Mafia States

This week’s paper edition of Newsweek (I can’t find it online) has a story about Tunisia and carries this subhead: “Ben Ali’s fall has exposed the rotten truth of every regime in the Arab world: they’re all, in effect, mafia states, each operating as a lucrative family business.”

Pretty harsh, but a) probably true b) slagging off Arabs is still (regrettably) accepted in the US and c) Newsweek is a dying enterprise, what has it got to lose? The revolutionary virus is spreading to Egypt and Yemen and it looks as if 2011 may be a year of great change.

Not here, though. The order in this nation’s authoritarian regime remains unchallenged. The front page of Wednesday’s New York Times drove that message home.

“Financial Crisis Was Avoidable, Inquiry Finds,” read one headline. A federal panel charged with studying the 2008 financial meltdown reported that a combustible mixture of risk-taking and deceit by Wall Street and lax oversight by public officials, both Democrat and Republican led to the catastrophe.

Not we needed a federal commission to tell us that, but it’s always nice to have the obvious confirmed. What’s not nice is that many of the bozos who got us in this mess are still in charge and worse, there has been next to no action by the Congress to put back in place the regulations that were demolished in the run up to the crisis. The ones that had kept us out of turmoil for a half century.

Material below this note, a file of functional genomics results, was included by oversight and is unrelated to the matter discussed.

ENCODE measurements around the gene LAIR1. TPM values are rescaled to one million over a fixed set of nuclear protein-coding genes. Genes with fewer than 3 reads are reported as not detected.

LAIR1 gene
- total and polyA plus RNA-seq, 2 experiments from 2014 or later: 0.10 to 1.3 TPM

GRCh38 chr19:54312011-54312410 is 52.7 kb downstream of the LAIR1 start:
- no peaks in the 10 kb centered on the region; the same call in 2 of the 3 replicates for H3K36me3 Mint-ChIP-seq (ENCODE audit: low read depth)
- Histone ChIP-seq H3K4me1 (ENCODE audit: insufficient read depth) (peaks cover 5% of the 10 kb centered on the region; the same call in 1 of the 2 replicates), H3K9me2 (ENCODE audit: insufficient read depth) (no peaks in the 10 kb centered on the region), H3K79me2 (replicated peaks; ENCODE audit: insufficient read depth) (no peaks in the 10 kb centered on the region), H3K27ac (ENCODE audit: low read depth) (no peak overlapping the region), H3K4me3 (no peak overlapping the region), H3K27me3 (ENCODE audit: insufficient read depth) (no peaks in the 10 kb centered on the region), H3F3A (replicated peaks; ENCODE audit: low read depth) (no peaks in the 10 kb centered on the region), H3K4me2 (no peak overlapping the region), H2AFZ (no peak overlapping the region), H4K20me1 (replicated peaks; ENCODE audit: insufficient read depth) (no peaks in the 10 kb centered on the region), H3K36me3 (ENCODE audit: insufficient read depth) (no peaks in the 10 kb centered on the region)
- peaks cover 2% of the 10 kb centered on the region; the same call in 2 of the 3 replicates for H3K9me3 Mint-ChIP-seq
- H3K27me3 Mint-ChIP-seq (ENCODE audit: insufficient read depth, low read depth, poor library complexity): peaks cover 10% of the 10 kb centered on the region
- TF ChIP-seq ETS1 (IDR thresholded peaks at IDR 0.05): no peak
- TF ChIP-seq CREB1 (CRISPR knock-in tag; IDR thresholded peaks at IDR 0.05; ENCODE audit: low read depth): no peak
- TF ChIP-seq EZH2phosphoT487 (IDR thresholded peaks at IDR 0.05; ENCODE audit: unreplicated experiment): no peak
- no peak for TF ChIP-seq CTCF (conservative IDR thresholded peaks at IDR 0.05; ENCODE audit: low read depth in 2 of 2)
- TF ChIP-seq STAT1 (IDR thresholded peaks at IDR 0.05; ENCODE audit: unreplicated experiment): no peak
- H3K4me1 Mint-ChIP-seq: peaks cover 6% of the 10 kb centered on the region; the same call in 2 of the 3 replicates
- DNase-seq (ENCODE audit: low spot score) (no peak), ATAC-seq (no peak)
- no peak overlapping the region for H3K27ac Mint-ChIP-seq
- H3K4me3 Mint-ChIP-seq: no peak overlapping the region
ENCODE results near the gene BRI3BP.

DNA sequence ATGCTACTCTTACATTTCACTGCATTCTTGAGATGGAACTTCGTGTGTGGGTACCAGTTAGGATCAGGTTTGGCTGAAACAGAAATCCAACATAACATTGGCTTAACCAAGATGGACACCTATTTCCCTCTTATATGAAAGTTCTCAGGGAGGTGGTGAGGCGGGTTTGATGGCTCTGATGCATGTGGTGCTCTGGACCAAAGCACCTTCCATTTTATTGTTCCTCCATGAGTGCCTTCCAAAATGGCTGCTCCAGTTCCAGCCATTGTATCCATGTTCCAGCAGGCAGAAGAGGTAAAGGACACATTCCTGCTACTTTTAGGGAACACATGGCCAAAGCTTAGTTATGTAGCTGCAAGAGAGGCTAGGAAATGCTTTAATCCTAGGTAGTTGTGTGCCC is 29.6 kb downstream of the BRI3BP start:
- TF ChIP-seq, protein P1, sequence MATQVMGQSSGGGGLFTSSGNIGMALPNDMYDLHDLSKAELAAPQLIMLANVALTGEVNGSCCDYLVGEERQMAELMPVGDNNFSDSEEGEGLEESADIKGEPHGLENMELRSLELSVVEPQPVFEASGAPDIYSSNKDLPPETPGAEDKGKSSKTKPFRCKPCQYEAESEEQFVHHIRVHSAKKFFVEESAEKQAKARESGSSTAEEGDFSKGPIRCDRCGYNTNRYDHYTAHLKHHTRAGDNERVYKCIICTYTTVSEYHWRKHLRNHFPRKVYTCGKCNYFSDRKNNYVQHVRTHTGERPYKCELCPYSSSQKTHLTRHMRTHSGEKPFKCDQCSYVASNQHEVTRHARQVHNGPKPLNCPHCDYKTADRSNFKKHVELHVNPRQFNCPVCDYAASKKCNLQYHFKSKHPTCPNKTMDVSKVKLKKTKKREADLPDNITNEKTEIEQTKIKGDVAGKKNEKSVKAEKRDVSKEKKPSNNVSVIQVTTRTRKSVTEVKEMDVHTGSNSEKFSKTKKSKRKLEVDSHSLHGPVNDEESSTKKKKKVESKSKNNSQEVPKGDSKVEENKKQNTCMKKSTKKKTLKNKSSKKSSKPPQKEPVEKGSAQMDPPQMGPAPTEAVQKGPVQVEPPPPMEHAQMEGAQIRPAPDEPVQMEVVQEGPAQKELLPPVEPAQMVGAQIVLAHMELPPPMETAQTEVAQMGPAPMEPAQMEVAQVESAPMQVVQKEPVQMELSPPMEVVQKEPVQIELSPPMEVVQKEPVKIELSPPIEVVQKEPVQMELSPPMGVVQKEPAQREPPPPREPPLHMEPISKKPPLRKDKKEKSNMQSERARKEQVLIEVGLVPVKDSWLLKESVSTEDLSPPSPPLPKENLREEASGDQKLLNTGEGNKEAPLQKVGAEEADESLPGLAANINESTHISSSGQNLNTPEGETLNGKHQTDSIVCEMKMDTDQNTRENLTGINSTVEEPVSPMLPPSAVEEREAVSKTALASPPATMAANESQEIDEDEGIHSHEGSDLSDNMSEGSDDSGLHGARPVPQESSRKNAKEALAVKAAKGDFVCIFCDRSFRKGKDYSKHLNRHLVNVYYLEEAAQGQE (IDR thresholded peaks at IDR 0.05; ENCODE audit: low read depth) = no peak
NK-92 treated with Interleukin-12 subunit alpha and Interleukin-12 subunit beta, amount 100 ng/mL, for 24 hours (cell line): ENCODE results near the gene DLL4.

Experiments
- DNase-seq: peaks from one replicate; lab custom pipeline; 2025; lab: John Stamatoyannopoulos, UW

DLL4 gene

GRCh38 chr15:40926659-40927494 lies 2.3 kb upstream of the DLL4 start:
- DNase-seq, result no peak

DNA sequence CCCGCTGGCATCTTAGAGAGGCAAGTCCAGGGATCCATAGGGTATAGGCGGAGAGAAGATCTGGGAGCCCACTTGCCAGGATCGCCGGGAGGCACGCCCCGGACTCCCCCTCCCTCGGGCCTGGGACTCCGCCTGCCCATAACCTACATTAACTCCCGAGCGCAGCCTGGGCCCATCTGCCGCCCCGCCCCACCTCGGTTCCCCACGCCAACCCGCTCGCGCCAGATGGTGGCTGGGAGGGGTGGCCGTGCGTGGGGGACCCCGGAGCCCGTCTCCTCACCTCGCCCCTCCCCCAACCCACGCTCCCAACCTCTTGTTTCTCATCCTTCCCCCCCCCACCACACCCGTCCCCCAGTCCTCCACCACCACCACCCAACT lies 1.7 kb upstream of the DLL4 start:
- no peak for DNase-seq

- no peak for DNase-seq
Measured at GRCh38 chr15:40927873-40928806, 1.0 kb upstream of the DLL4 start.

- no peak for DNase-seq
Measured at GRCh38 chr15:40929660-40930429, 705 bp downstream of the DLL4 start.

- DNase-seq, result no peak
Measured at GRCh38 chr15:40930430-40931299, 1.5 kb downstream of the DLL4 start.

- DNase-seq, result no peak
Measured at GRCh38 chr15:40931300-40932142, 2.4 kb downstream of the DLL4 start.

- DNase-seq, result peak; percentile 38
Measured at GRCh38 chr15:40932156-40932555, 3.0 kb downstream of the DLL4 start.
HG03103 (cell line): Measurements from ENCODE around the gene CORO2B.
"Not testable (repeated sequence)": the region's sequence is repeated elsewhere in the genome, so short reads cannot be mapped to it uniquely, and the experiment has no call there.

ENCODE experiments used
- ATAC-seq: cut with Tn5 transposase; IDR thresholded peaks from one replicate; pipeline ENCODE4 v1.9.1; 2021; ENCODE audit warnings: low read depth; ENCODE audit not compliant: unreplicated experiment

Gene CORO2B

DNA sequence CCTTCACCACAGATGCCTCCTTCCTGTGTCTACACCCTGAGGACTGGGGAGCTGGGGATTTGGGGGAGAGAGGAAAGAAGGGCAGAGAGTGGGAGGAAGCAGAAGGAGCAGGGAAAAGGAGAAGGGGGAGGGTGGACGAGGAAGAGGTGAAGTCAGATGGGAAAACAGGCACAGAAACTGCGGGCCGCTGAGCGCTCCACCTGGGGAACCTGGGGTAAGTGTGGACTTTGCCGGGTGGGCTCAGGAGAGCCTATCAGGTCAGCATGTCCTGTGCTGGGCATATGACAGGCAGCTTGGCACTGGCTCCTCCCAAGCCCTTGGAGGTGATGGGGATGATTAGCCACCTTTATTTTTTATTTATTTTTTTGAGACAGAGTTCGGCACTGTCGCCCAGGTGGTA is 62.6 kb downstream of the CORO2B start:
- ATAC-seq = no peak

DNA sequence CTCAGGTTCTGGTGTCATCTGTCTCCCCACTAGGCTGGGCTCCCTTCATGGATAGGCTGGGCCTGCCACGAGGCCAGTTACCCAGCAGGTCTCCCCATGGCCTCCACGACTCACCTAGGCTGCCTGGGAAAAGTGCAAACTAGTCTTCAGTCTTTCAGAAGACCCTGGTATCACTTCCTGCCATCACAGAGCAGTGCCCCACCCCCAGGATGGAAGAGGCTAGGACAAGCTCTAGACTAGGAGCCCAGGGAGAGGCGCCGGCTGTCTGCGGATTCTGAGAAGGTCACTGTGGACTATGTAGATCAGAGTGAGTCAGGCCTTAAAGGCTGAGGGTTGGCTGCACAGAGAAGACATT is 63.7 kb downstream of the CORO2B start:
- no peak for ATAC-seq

On the other side of the page, “Sway of N.R.A. Blocks Studies, Scientists Say.” It’s practically the same story as the financial folly. In the wake of yet another semi-automatic killing spree, not only can better gun control laws be not be enacted, we can’t even have honest inquiry into the way Americans use guns.

Here in Vermont, a state legislator, taking note of a rash of teen handgun suicides, is proposing a bill to require law enforcement officials to determine how a gun was stored if said gun is used to kill or wound a person. Chance of passing: zero. Chance of even getting a hearing: zero. (You might think, “Wow. Even in Vermont,” but Vermont has some of the most lax gun laws in America.)

The third member of the unholy triumvirate – the oil companies – was absent from Wednesday’s page one, but the pattern’s there: 2008 – financial meltdown and no strengthening of financial laws; 2010 – massive oil spill in the Gulf of Mexico and no strengthening of environmental laws or safety standards; 2011 – madman kills six, wounds 13 and no discussion even of strengthening gun laws.

Newsweek talks tough when it comes to decrepit Arab regimes, but the Mafia-style government here at home is far more robust and you won’t find an observation like that in the print or electronic pages of the major news media. It’s not all the fault of the media, though. No one here is marching in the streets, demanding change. We’re all waiting for the Super Bowl.

© Mark Floegel, 2011

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